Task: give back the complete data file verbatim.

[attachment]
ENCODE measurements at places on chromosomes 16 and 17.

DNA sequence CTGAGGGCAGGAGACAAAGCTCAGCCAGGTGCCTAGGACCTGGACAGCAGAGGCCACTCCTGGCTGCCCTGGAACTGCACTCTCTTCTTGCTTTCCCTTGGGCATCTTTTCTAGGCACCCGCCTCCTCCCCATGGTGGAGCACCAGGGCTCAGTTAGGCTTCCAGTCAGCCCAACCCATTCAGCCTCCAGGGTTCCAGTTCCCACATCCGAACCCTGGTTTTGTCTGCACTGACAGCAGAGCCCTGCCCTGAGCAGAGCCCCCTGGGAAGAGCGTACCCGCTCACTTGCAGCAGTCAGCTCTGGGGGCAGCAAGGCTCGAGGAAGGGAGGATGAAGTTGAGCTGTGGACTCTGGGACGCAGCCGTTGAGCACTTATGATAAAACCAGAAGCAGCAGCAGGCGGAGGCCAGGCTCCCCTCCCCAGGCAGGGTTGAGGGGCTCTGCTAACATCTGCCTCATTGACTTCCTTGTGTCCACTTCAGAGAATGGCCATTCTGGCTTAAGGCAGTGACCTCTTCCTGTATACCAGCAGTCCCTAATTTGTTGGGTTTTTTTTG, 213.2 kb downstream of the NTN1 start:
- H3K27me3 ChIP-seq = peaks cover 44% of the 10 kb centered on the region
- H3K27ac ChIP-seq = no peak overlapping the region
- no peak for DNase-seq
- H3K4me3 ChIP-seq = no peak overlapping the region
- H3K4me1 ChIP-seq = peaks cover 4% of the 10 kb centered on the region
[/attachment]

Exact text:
ENCODE measurements at places on chromosomes 16 and 17.

DNA sequence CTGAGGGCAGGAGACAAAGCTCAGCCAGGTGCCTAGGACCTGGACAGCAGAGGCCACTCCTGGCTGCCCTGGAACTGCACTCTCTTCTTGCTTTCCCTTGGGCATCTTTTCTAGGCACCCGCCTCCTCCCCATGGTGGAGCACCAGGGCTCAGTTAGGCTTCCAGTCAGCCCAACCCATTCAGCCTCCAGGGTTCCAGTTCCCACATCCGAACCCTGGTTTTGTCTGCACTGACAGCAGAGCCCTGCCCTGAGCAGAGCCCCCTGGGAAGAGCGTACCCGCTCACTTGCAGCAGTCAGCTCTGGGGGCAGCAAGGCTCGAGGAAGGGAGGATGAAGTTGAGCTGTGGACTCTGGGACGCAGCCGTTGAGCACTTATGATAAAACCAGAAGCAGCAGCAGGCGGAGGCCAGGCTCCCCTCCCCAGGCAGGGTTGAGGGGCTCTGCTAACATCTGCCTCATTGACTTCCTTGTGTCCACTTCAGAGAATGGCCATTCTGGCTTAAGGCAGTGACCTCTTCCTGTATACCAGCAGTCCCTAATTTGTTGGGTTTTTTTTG, 213.2 kb downstream of the NTN1 start:
- H3K27me3 ChIP-seq = peaks cover 44% of the 10 kb centered on the region
- H3K27ac ChIP-seq = no peak overlapping the region
- no peak for DNase-seq
- H3K4me3 ChIP-seq = no peak overlapping the region
- H3K4me1 ChIP-seq = peaks cover 4% of the 10 kb centered on the region